By Judy Cummings
Lockport Union-Sun & Journal
Lockport Union-Sun & Journal — Winter is here and we have just experienced a severe winter storm. Sudden changes, such as the cold weather we endured last week, as well as the ups and downs in temperature, can have a significant impact on individuals who are elderly or have heart disease.
When the weather is extremely cold, especially if there are high winds, the best bet is to stay indoors. If you do need to go out, make your trip as brief as possible. Exposure to cold temperatures can cause serious or life-threatening health problems, including cardiac complications.
The body’s response to the cold is to increase heart rate and blood pressure, and that in turn increases the oxygen demand of the heart. When there is increased work or stress on the heart, sometimes that vigorous activity can lead to a plaque rupture if there is hardening of the arteries. The cold weather constricts the small arteries and your heart must work harder to pump blood through the narrowed arteries, therefore reducing the supply of oxygen-containing blood to your heart muscle.
A classic example is associated with the first heavy snowfall of the year. Individuals who shovel may be unaccustomed to this exertion. Some may experience attacks of chest pain called “angina” or may collapse with a heart attack because of this exertion, combined with the increased heart rate and blood pressure from the cold.
The Cardiac Services department at Eastern Niagara Hospital recommends the following:
• Dress warmly and stay dry: To protect health and safety in the cold,
consistently wear a hat or other head covering, use a scarf or knit mask to cover face and mouth, wear sleeves that are snug at the wrist, wear mittens (they’re warmer than gloves), wear several layers of loose-fitting clothing, wear water-resistant coat and shoes, stay dry — wet clothing chills the body rapidly.
Avoid excess perspiration, which will increase heat loss, so remove
extra layers of clothing if too warm
• Understand wind chill: As the speed of the wind increases, it can carry heat away from your body much more quickly. For example, at 30 degrees Fahrenheit in a 20-mile per hour wind, the cooling effect is equivalent to calm air at 4 degrees.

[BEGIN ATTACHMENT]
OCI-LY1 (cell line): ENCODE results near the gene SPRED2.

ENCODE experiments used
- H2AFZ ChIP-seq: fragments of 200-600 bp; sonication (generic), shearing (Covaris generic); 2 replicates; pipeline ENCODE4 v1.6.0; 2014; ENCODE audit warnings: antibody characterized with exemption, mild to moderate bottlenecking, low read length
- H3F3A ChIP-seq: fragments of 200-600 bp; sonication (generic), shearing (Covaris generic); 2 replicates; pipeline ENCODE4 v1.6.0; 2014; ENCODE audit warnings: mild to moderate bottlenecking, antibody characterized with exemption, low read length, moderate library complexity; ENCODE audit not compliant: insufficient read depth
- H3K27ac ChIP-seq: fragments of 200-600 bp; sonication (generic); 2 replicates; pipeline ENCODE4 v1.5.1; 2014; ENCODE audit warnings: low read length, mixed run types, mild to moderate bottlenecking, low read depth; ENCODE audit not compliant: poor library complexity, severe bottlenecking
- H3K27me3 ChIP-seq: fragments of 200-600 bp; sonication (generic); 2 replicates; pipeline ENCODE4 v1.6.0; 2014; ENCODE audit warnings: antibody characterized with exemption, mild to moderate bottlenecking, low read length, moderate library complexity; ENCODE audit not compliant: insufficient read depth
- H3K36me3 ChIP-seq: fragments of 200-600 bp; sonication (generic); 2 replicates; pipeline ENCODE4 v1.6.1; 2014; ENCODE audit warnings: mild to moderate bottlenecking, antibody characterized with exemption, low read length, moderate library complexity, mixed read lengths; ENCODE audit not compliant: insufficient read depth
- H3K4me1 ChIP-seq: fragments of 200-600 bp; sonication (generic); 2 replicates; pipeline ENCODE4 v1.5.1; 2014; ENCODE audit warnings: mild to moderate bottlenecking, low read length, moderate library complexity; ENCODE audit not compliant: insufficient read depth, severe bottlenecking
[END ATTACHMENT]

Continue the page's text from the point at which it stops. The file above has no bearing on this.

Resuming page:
• Avoid alcohol: Don’t drink alcoholic beverages before going outdoors or when outside. Alcohol will give an initial feeling of warmth, but this is caused by expanding blood vessels in the skin. It will slow the heart and hasten the ill effects of cold body temperatures.
• Hypothermia: Hypothermia means the body temperature has fallen below normal. It occurs when your body can’t produce enough energy to keep the internal body temperature warm enough.
Symptoms include lack of coordination, mental confusion, slowed reactions, shivering and sleepiness. If this hypothermia is suspected, begin warming the individual slowly and seek immediate medical assistance. Arms and legs should be warmed last because stimulation of the limbs can drive cold blood toward the heart and lead to heart failure.
Never ingest anything with caffeine, a stimulant, as this can cause the heart to beat faster and hasten the effects the cold has on the body.
When winter temperatures drop significantly below normal, staying safe and warm can be a challenge. When you do go out, being prepared and following sensible health and safety precautions can make a difference between risking a dangerous excursion and experiencing a safe adventure.
Judy Cummings is the director of Cardiac Services at ENH’s Lockport site. Eastern Niagara HealthLines is a special feature to the Union-Sun & Journal by the Eastern Niagara Health System’s community relations department. For questions or more information, call 514-5505.